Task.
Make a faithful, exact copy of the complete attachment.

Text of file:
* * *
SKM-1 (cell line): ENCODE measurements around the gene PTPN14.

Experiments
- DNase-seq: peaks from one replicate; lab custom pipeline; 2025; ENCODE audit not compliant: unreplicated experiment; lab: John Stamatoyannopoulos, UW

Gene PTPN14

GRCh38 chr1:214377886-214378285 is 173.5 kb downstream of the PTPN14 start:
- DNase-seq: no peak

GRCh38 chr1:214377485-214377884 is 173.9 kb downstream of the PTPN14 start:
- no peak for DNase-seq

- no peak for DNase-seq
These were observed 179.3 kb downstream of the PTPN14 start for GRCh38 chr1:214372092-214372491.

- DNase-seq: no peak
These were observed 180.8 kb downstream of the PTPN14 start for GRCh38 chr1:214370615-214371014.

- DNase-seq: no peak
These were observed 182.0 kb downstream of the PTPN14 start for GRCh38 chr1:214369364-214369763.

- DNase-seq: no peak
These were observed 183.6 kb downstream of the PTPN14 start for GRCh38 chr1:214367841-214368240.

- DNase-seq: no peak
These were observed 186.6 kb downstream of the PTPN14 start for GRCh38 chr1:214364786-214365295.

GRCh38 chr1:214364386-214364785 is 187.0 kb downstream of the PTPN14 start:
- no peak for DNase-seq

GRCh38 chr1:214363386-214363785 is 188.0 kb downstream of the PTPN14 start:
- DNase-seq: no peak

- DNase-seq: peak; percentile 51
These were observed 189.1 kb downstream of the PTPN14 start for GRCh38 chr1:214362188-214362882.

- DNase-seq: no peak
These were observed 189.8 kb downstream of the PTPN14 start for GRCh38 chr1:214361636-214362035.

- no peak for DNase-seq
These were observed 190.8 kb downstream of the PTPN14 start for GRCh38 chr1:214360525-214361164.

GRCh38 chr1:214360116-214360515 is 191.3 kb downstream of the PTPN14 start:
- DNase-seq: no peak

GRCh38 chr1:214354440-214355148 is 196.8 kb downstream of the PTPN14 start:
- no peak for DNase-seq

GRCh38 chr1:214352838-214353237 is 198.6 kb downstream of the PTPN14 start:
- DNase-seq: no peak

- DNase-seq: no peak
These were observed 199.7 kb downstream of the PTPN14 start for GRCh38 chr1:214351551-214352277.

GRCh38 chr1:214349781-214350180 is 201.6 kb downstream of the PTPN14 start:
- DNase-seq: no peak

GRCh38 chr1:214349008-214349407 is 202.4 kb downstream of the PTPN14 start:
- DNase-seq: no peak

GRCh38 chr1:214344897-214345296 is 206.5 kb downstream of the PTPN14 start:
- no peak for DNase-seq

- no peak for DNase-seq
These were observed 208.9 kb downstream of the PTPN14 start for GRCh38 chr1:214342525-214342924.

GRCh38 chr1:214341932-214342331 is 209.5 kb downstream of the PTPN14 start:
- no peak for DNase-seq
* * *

SKM-1 (cell line): ENCODE measurements around the gene PTPN14.

Experiments
- DNase-seq: peaks from one replicate; lab custom pipeline; 2025; ENCODE audit not compliant: unreplicated experiment; lab: John Stamatoyannopoulos, UW

Gene PTPN14

GRCh38 chr1:214377886-214378285 is 173.5 kb downstream of the PTPN14 start:
- DNase-seq: no peak

GRCh38 chr1:214377485-214377884 is 173.9 kb downstream of the PTPN14 start:
- no peak for DNase-seq

- no peak for DNase-seq
These were observed 179.3 kb downstream of the PTPN14 start for GRCh38 chr1:214372092-214372491.

- DNase-seq: no peak
These were observed 180.8 kb downstream of the PTPN14 start for GRCh38 chr1:214370615-214371014.

- DNase-seq: no peak
These were observed 182.0 kb downstream of the PTPN14 start for GRCh38 chr1:214369364-214369763.

- DNase-seq: no peak
These were observed 183.6 kb downstream of the PTPN14 start for GRCh38 chr1:214367841-214368240.

- DNase-seq: no peak
These were observed 186.6 kb downstream of the PTPN14 start for GRCh38 chr1:214364786-214365295.

GRCh38 chr1:214364386-214364785 is 187.0 kb downstream of the PTPN14 start:
- no peak for DNase-seq

GRCh38 chr1:214363386-214363785 is 188.0 kb downstream of the PTPN14 start:
- DNase-seq: no peak

- DNase-seq: peak; percentile 51
These were observed 189.1 kb downstream of the PTPN14 start for GRCh38 chr1:214362188-214362882.

- DNase-seq: no peak
These were observed 189.8 kb downstream of the PTPN14 start for GRCh38 chr1:214361636-214362035.

- no peak for DNase-seq
These were observed 190.8 kb downstream of the PTPN14 start for GRCh38 chr1:214360525-214361164.

GRCh38 chr1:214360116-214360515 is 191.3 kb downstream of the PTPN14 start:
- DNase-seq: no peak

GRCh38 chr1:214354440-214355148 is 196.8 kb downstream of the PTPN14 start:
- no peak for DNase-seq

GRCh38 chr1:214352838-214353237 is 198.6 kb downstream of the PTPN14 start:
- DNase-seq: no peak

- DNase-seq: no peak
These were observed 199.7 kb downstream of the PTPN14 start for GRCh38 chr1:214351551-214352277.

GRCh38 chr1:214349781-214350180 is 201.6 kb downstream of the PTPN14 start:
- DNase-seq: no peak

GRCh38 chr1:214349008-214349407 is 202.4 kb downstream of the PTPN14 start:
- DNase-seq: no peak

GRCh38 chr1:214344897-214345296 is 206.5 kb downstream of the PTPN14 start:
- no peak for DNase-seq

- no peak for DNase-seq
These were observed 208.9 kb downstream of the PTPN14 start for GRCh38 chr1:214342525-214342924.

GRCh38 chr1:214341932-214342331 is 209.5 kb downstream of the PTPN14 start:
- no peak for DNase-seq